Mobile Payment Systems Are Adapting, Developing

Mobile payment processing can help merchants take advantage of the one item people rarely leave home without: a cell phone or mobile device.

Accepting payments by text verification has been in practice since 2006 when companies like PayPal began offering a mobile option that allows users to proceed through a checkout using SMS [short message service].

Learning more about the many different pay-by-SMS functions out there is easy. Most of the largest ecommerce players have this option, including Amazon. It is much more difficult to get an idea of how many customers prefer to use this buying method, as these companies are secretive about giving concrete numbers.

Regardless, many saw the $8 million of Haiti relief aid generated by the International Red Cross as proof that people are increasingly willing to make at least small transfers by mobile phone. On Jan. 13, a day after the earthquake struck the Caribbean nation, the Red Cross began accepting $10 donations from mobile users who texted “Haiti” to 90999.

It could be more difficult for ecommerce merchants to generate the same level of trust with mobile users as this international emergency response organization. However, some new mobile start-ups are enabling credit card checkout options on mobile devices, and tech blogs and investors are lauding them as the next step in mobile payment processing.
Virtual Items

Mobile Payments Good for Social Media

As of now, it seems paying by mobile is most effective in the world of social media, which is becoming increasingly commonplace for users to use their phones to add small amounts to their monthly phone bills. In exchange, they usually get a specified amount of a virtual currency with which they can buy items that do not actually exist. Go figure.

Boku (now Paymo on the consumer side) arranges a system of trading real money for play money; it has garnered $25 million in start-up capital since its launch last June, according to its news release. Another similar service, called Zong, made a deal with Facebook to support its virtual currency, Facebook Credits.

Screen capture from Boku.

Screen capture from Boku.

Boku is used predominantly by social media and gaming utilities, many of which offer virtual products for a low price. The wildly popular Facebook game Mafia Wars by Xynga (more than 24 million monthly active users) lets players get the advantage on each other by buying virtual items using Boku. A user can simply choose his or her mobile carrier and enter a phone number. Boku will then send a text message to that number, and the users return-texts “Y” to confirm the payment, which is added on to the customer’s monthly phone bill.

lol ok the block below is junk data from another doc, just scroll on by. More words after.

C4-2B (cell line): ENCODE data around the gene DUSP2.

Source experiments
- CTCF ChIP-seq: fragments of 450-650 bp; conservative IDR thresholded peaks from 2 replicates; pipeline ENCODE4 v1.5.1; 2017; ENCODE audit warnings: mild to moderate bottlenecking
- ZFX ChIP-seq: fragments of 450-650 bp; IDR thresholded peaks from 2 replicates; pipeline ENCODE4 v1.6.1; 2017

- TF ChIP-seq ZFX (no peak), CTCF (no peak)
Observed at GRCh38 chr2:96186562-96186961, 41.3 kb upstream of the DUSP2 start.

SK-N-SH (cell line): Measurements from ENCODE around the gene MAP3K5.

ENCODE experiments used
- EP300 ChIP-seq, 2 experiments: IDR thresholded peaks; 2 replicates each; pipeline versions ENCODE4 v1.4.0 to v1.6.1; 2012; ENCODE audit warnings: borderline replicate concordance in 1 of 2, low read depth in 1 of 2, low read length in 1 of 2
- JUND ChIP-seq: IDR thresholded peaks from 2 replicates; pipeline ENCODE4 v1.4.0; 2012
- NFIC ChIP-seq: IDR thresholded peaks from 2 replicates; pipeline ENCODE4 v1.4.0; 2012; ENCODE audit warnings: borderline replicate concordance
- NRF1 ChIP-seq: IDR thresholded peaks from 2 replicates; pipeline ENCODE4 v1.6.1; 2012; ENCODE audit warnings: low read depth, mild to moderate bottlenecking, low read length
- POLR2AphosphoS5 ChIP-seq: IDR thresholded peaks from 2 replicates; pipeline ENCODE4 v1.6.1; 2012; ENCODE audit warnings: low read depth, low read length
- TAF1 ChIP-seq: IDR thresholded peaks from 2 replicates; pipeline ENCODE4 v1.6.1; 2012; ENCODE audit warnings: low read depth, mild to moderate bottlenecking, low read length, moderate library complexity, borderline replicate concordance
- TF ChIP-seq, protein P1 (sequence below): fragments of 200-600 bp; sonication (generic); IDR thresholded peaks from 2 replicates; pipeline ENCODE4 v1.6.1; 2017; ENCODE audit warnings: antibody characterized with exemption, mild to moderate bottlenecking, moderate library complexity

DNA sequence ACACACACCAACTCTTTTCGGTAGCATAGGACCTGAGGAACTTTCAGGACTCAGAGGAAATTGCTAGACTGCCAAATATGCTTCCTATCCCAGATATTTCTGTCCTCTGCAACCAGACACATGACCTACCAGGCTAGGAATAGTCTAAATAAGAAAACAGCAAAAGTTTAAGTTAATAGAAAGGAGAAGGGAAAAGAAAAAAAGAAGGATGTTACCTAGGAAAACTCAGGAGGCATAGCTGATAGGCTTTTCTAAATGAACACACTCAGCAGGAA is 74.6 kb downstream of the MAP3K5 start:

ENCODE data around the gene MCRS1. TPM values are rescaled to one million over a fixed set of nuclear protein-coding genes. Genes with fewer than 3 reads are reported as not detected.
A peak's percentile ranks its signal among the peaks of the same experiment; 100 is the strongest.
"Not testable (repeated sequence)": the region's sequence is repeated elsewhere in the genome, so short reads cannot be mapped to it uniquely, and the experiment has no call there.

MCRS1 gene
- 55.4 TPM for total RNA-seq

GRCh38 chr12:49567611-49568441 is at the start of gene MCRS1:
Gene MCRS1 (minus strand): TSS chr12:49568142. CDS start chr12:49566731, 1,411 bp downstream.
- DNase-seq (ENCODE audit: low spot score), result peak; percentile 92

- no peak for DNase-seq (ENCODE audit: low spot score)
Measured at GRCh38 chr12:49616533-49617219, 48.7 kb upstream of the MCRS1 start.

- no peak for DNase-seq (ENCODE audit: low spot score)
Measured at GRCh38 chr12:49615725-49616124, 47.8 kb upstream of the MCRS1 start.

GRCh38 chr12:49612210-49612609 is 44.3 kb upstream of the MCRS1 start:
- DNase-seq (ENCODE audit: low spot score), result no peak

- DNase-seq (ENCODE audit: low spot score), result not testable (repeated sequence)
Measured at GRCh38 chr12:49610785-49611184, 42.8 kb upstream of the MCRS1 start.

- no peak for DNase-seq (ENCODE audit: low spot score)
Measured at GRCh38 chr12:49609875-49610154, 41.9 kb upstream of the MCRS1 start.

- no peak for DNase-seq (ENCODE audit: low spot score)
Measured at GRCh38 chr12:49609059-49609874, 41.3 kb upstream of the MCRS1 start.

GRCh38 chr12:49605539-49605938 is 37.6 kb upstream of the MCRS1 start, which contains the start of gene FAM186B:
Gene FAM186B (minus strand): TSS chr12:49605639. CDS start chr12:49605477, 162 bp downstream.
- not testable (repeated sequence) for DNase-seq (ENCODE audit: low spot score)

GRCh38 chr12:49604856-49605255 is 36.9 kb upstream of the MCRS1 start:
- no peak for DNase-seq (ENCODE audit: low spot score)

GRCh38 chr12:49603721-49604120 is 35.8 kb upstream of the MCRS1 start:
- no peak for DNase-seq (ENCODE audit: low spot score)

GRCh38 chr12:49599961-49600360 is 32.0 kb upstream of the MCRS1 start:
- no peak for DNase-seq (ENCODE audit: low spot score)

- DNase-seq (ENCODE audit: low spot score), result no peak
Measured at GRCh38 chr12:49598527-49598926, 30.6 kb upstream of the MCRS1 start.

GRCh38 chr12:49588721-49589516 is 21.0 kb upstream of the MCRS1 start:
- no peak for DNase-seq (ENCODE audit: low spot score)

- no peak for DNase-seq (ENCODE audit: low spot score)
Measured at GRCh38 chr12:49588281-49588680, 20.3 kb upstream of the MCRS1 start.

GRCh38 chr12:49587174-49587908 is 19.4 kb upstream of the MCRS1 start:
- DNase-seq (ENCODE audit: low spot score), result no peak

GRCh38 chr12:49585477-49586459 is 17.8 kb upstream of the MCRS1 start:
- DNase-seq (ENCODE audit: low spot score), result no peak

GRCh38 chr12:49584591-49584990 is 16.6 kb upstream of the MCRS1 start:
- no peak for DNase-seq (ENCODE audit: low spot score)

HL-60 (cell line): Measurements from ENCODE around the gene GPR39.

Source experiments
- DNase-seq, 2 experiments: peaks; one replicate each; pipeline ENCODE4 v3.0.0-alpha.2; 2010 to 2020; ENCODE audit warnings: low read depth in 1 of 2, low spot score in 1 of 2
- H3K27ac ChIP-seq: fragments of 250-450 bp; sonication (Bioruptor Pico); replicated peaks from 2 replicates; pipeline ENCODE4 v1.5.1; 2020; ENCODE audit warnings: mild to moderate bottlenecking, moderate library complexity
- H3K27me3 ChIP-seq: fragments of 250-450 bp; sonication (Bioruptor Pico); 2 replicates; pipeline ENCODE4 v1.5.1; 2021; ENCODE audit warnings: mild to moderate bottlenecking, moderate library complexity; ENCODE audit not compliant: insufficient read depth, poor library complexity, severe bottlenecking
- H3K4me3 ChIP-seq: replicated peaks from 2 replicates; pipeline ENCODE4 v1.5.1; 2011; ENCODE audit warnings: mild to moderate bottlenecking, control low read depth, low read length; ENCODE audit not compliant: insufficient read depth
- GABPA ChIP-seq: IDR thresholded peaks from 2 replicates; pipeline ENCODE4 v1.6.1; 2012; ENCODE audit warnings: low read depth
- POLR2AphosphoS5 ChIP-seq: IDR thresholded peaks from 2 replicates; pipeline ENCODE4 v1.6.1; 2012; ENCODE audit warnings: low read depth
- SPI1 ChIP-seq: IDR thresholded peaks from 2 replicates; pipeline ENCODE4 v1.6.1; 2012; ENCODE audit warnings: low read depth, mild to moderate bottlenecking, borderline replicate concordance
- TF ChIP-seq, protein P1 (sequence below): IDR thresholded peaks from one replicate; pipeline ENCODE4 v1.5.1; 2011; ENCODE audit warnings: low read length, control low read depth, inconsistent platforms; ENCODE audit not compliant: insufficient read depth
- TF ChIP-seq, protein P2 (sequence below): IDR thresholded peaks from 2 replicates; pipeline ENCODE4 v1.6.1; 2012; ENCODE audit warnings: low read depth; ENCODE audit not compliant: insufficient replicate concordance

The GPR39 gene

Screen capture from Mafia Wars.

Screen capture from Mafia Wars.

Many sites offering small-ticket digital or virtual items, usually included as some part of social interaction, have readily adopted this type of mobile payment. There is no registration process are not slowed by having to input data into forms or even break out their credit cards.

Tangible Items

This type of mobile payment utility is probably less useful for a merchant selling real physical items with higher price tags. There are other options for accepting mobile payments, but many of these require the merchant and the customer having an account with the same mobile payment gateway. Others, such as mPayy, link directly to a consumer’s checking account, so that, once the mobile consumer is signed-up with mPayy, he or she simply enters a cell phone number or a password to facilitate the payment to a merchant.

Some mobile payment providers are able to make a mobile device capable of accepting credit cards. Merchants can use apps like Credit Card Terminal for iPhone, which allows merchants to input credit card information into their device, charge it and have the customer sign a crude rendition of their signature using the touch screen.

One upcoming app, called Square, will include a credit card swipe device that plugs into the audio input jack of a mobile phone or even a laptop computer. This could greatly change the way people like street vendors or artists accept payments. According to Square’s “About Us” page, the idea came when San Francisco-based glass artist Jim McKelvey could not accept a credit card payment for one of his pieces.

Screen capture from Square's home page.

Screen capture from Square’s home page.

Create a Mobile-optimized Site

These special kinds of mobile payment utilities will be helpful tools for certain e-merchants with highly specific demands. However, depending on what type of shopping cart software they have, most merchants will be better off creating a mobile-optimized site that functions similarly to their traditional websites.

The only difference should be that the site would detect whether a customer is visiting on a mobile device and serve up the content and layout differently so they render cleanly without requiring excessive navigation from the user. This could then trigger a separate mobile payment option that’s easier for users of that platform. Certain merchants may also want to consider creating an iPhone or Android application, depending on the potential return on investment.

In upcoming articles, Practical eCommerce will be asking a variety of experts about realistic mobile strategies for smaller online businesses.

Brendan Gibbons
Brendan Gibbons
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